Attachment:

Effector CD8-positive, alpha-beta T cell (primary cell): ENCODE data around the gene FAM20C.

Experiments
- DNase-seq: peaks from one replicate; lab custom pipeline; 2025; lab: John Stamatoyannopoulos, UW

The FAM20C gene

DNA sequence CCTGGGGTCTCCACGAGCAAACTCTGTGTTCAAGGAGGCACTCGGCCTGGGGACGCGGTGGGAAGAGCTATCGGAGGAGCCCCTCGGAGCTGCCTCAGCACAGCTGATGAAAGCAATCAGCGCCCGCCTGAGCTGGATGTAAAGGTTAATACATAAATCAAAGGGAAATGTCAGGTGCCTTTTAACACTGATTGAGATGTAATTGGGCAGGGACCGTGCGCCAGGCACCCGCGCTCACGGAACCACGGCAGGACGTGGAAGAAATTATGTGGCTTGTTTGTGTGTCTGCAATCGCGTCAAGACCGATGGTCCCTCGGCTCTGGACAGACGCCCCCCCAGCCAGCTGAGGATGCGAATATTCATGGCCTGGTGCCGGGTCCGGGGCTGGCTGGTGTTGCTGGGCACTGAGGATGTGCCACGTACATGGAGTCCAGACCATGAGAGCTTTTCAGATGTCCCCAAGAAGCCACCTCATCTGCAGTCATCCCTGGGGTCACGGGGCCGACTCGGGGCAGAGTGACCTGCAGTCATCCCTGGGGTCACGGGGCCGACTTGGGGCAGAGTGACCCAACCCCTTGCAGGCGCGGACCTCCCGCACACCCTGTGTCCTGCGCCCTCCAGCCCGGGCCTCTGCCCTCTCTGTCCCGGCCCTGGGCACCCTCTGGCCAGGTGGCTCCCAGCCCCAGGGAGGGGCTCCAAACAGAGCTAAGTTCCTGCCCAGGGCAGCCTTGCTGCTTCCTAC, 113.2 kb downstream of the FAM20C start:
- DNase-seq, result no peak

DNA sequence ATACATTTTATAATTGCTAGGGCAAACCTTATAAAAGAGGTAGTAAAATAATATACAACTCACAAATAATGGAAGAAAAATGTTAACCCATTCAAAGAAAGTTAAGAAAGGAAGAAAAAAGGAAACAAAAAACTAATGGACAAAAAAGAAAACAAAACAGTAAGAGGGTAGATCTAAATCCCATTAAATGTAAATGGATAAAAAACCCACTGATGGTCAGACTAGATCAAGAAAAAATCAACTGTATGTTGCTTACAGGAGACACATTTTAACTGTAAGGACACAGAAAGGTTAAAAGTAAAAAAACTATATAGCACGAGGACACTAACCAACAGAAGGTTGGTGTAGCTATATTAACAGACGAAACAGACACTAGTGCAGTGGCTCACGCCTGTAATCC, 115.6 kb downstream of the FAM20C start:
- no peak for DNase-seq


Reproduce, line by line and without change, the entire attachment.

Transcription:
Effector CD8-positive, alpha-beta T cell (primary cell): ENCODE data around the gene FAM20C.

Experiments
- DNase-seq: peaks from one replicate; lab custom pipeline; 2025; lab: John Stamatoyannopoulos, UW

The FAM20C gene

DNA sequence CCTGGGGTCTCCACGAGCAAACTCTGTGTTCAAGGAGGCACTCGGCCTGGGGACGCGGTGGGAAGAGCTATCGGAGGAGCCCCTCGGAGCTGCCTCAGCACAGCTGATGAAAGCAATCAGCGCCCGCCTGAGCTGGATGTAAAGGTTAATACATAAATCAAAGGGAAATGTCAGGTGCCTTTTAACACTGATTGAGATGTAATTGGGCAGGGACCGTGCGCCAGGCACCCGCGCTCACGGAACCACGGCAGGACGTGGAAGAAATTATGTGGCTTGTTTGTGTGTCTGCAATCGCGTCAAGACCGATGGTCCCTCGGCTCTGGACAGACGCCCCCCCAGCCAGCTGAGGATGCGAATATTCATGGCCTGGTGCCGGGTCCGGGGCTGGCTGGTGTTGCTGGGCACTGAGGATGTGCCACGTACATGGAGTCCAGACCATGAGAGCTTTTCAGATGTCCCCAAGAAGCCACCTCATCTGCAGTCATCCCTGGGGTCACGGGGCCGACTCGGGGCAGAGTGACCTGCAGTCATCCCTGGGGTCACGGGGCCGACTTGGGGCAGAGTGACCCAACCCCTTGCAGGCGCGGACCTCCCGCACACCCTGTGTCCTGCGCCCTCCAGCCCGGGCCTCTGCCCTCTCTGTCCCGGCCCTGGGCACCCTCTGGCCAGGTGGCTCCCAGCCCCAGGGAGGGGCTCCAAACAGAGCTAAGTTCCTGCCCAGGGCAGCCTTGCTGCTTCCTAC, 113.2 kb downstream of the FAM20C start:
- DNase-seq, result no peak

DNA sequence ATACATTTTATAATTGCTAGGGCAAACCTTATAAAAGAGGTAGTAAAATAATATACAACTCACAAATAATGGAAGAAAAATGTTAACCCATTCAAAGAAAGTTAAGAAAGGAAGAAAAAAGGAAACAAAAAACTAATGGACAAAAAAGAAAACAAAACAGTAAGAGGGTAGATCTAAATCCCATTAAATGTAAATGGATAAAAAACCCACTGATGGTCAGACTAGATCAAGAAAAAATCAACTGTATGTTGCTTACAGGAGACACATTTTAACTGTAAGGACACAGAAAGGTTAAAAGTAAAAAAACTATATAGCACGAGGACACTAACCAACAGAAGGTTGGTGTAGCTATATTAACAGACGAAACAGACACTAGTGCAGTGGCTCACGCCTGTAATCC, 115.6 kb downstream of the FAM20C start:
- no peak for DNase-seq